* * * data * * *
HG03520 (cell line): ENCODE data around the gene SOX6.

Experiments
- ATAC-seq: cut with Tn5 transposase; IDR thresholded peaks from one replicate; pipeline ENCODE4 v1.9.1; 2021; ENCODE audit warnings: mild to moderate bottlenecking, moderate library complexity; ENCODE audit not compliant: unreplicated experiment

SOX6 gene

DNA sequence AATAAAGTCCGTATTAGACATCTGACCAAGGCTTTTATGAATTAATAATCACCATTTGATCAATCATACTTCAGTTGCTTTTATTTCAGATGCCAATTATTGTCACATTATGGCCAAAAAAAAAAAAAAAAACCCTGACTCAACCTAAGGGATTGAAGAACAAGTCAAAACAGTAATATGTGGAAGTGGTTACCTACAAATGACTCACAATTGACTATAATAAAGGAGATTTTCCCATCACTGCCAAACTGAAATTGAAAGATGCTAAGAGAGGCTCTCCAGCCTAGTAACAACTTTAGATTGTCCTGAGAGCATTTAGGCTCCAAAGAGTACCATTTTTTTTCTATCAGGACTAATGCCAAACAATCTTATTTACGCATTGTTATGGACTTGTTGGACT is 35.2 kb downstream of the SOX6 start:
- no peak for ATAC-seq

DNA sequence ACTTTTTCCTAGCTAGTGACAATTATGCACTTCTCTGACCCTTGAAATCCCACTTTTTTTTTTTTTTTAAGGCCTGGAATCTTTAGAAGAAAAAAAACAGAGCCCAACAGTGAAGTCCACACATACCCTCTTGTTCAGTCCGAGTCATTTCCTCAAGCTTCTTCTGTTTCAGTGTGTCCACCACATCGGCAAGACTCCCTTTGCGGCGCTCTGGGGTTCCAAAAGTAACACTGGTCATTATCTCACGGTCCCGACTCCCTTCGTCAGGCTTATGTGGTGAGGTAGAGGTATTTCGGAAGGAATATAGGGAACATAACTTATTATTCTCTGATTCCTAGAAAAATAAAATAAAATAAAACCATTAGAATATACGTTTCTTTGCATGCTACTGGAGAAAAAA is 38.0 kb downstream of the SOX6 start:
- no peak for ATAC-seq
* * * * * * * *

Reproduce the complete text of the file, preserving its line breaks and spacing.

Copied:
HG03520 (cell line): ENCODE data around the gene SOX6.

Experiments
- ATAC-seq: cut with Tn5 transposase; IDR thresholded peaks from one replicate; pipeline ENCODE4 v1.9.1; 2021; ENCODE audit warnings: mild to moderate bottlenecking, moderate library complexity; ENCODE audit not compliant: unreplicated experiment

SOX6 gene

DNA sequence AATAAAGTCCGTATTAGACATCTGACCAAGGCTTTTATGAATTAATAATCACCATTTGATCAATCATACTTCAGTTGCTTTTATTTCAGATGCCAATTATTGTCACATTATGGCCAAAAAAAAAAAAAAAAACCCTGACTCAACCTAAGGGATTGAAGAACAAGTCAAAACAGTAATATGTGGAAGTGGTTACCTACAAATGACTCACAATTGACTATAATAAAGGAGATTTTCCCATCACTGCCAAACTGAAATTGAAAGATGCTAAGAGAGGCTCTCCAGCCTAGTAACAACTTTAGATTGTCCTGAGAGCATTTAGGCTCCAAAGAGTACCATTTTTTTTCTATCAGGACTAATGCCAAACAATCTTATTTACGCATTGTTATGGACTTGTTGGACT is 35.2 kb downstream of the SOX6 start:
- no peak for ATAC-seq

DNA sequence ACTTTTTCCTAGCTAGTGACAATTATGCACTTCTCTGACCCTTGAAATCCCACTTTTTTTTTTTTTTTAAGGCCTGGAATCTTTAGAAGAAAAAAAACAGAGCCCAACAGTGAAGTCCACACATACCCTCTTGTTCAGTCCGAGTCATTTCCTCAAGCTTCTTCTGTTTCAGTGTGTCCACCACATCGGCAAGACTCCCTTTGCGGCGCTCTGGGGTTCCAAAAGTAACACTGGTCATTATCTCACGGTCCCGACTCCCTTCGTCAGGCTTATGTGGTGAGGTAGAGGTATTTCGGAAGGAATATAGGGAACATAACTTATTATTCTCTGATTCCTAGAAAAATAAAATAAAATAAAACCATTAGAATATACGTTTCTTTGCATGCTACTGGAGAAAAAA is 38.0 kb downstream of the SOX6 start:
- no peak for ATAC-seq